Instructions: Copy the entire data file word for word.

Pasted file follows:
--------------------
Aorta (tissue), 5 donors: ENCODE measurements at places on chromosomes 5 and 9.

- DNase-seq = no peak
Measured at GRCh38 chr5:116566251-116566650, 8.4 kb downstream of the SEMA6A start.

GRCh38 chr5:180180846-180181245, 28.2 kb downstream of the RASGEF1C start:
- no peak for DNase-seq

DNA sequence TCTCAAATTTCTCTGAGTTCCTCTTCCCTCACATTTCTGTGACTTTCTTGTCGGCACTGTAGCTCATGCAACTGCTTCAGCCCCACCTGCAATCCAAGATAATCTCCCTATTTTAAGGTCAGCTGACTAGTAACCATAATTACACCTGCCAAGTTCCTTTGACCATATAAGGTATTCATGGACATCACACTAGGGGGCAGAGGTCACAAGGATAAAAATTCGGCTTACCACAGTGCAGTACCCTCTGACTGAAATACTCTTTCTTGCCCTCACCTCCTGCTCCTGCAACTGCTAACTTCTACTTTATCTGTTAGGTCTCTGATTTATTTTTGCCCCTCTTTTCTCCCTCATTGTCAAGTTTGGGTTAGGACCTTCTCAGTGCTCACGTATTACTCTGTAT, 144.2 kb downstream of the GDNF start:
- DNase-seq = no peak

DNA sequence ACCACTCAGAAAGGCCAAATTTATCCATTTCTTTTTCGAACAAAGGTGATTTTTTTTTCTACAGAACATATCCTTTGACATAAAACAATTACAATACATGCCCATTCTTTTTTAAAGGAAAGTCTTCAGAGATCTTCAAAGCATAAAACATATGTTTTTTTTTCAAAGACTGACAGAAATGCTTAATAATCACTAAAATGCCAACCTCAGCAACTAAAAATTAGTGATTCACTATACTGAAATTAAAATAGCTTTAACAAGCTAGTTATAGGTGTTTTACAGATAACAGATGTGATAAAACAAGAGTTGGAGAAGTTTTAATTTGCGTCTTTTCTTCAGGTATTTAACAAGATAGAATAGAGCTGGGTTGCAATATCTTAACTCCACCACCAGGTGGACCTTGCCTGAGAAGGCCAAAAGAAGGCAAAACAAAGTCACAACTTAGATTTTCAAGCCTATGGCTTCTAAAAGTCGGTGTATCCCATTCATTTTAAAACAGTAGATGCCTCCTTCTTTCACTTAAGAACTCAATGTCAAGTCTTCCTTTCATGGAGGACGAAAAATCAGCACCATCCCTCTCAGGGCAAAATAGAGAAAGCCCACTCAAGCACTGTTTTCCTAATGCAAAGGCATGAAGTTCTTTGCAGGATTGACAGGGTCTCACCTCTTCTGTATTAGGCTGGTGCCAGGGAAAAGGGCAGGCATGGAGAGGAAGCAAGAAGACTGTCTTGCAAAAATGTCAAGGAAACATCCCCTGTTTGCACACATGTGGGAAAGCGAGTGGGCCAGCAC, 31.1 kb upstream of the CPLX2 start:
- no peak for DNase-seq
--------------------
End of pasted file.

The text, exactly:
Aorta (tissue), 5 donors: ENCODE measurements at places on chromosomes 5 and 9.

- DNase-seq = no peak
Measured at GRCh38 chr5:116566251-116566650, 8.4 kb downstream of the SEMA6A start.

GRCh38 chr5:180180846-180181245, 28.2 kb downstream of the RASGEF1C start:
- no peak for DNase-seq

DNA sequence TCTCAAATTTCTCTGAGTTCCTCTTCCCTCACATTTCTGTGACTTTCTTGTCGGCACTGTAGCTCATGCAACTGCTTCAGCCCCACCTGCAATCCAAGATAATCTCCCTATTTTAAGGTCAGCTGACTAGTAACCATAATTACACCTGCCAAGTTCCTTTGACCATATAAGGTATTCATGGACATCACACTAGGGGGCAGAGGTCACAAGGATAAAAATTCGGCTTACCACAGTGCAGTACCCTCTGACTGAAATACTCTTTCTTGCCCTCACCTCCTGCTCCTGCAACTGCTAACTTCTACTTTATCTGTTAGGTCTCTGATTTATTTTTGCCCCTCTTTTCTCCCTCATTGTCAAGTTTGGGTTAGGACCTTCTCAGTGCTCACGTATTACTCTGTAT, 144.2 kb downstream of the GDNF start:
- DNase-seq = no peak

DNA sequence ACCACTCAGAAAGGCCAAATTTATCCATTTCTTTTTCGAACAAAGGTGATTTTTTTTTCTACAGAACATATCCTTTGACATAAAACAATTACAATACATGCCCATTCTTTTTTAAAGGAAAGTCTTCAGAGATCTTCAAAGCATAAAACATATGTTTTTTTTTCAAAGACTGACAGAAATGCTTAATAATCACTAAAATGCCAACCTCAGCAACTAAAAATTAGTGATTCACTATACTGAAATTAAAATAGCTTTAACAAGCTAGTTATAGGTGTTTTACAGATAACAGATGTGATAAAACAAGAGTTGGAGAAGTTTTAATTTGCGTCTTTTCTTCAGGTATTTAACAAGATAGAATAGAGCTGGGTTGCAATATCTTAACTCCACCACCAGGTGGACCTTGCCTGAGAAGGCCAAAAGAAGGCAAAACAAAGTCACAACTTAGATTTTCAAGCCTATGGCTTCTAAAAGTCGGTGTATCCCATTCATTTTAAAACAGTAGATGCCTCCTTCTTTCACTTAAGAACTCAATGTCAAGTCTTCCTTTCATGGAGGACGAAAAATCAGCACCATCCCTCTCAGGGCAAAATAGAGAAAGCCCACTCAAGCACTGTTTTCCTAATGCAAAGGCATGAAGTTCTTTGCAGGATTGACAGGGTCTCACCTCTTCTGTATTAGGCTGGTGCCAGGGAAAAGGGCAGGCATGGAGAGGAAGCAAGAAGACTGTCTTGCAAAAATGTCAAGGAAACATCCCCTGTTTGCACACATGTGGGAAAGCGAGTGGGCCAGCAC, 31.1 kb upstream of the CPLX2 start:
- no peak for DNase-seq